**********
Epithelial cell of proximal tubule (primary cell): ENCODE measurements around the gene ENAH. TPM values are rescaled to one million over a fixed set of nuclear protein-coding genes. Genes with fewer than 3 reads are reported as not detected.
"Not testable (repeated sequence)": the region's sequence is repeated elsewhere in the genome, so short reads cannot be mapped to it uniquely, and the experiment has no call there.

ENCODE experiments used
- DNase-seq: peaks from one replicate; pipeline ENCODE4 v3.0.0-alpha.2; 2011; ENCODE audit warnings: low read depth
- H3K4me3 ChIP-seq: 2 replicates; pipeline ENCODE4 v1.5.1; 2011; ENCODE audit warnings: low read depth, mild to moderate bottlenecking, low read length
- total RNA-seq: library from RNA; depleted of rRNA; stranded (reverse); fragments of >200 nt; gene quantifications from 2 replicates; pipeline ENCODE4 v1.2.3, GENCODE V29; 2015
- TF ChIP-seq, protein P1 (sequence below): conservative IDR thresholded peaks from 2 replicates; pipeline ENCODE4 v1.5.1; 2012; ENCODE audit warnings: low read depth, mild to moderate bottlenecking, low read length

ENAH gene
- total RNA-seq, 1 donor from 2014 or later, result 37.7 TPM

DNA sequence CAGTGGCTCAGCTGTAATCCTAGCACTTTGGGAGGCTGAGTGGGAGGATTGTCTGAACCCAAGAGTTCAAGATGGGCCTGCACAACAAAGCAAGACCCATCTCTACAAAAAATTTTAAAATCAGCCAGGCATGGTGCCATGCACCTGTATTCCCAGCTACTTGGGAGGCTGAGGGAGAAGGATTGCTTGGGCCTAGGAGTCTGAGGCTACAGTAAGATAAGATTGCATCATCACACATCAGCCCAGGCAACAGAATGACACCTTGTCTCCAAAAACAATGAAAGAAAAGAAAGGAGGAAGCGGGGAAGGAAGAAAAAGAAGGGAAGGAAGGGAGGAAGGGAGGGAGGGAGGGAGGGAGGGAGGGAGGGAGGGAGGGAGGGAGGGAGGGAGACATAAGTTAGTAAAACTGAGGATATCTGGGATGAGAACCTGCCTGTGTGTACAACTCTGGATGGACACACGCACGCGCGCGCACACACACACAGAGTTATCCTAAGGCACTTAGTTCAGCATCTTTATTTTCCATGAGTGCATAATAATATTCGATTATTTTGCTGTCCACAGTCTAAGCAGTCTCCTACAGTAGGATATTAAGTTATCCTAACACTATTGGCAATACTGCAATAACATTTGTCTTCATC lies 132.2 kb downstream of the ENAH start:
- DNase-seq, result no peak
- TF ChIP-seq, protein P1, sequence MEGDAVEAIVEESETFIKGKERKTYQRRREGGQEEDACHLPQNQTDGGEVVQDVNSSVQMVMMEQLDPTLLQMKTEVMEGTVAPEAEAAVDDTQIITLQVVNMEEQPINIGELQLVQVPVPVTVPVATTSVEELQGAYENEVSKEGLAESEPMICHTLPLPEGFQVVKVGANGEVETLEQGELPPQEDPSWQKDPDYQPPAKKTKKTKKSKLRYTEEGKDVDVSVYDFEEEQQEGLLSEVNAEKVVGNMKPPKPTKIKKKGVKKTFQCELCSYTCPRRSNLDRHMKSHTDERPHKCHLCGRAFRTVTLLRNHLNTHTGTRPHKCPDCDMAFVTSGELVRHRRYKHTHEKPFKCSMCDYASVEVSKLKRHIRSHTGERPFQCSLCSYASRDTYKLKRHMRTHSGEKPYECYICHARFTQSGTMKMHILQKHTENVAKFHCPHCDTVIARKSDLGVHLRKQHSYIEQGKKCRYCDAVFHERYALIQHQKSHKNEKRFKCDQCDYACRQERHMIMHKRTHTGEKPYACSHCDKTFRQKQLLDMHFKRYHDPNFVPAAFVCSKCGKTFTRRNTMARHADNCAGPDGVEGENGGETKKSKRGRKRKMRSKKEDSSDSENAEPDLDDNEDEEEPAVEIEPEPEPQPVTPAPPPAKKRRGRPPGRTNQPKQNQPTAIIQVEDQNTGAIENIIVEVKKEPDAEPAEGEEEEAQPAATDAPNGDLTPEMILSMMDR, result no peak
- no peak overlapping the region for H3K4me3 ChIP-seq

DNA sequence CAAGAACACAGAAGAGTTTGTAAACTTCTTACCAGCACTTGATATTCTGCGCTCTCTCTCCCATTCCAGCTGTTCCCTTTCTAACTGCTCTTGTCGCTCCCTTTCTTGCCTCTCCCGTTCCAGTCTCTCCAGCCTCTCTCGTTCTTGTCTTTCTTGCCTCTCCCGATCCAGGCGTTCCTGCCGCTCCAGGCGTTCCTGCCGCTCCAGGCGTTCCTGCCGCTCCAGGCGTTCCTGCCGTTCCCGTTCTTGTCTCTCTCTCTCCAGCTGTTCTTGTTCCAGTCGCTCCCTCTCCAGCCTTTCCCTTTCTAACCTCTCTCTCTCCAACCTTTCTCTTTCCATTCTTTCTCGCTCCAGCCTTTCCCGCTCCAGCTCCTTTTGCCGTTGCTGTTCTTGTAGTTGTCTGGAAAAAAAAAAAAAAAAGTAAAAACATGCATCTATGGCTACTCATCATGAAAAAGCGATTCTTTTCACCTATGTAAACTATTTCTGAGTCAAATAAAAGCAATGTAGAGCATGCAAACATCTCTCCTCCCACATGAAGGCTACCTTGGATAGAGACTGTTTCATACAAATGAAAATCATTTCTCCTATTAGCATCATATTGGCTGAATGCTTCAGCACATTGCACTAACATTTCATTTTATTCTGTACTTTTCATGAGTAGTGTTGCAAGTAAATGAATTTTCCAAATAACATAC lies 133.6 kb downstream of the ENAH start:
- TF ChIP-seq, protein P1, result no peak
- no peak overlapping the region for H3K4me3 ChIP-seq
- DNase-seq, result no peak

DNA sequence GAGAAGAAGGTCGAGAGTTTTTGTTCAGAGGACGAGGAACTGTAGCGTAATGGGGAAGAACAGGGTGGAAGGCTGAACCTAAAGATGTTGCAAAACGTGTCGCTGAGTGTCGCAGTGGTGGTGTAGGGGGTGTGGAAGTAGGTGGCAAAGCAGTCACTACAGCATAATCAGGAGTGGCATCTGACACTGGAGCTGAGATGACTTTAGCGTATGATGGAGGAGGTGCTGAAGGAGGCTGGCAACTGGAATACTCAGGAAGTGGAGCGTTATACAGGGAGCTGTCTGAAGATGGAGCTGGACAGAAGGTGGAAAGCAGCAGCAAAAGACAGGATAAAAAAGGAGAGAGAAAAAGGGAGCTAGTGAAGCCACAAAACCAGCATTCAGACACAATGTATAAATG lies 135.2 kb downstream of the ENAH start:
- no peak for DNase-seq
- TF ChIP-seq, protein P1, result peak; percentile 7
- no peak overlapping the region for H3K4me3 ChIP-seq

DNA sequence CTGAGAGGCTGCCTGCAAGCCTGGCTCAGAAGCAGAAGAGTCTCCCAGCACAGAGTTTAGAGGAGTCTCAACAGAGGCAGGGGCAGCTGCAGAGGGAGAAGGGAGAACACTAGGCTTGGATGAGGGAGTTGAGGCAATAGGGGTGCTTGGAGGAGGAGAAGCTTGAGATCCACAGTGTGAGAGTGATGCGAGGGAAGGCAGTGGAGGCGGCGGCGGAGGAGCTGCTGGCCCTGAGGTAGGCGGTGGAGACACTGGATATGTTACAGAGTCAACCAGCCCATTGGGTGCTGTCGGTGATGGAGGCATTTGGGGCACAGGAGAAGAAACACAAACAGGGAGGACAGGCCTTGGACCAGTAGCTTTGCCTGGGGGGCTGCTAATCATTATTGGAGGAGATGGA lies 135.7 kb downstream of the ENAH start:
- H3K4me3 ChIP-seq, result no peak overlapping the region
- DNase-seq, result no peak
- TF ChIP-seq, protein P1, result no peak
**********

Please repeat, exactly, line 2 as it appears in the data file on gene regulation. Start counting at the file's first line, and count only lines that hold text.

"Not testable (repeated sequence)": the region's sequence is repeated elsewhere in the genome, so short reads cannot be mapped to it uniquely, and the experiment has no call there.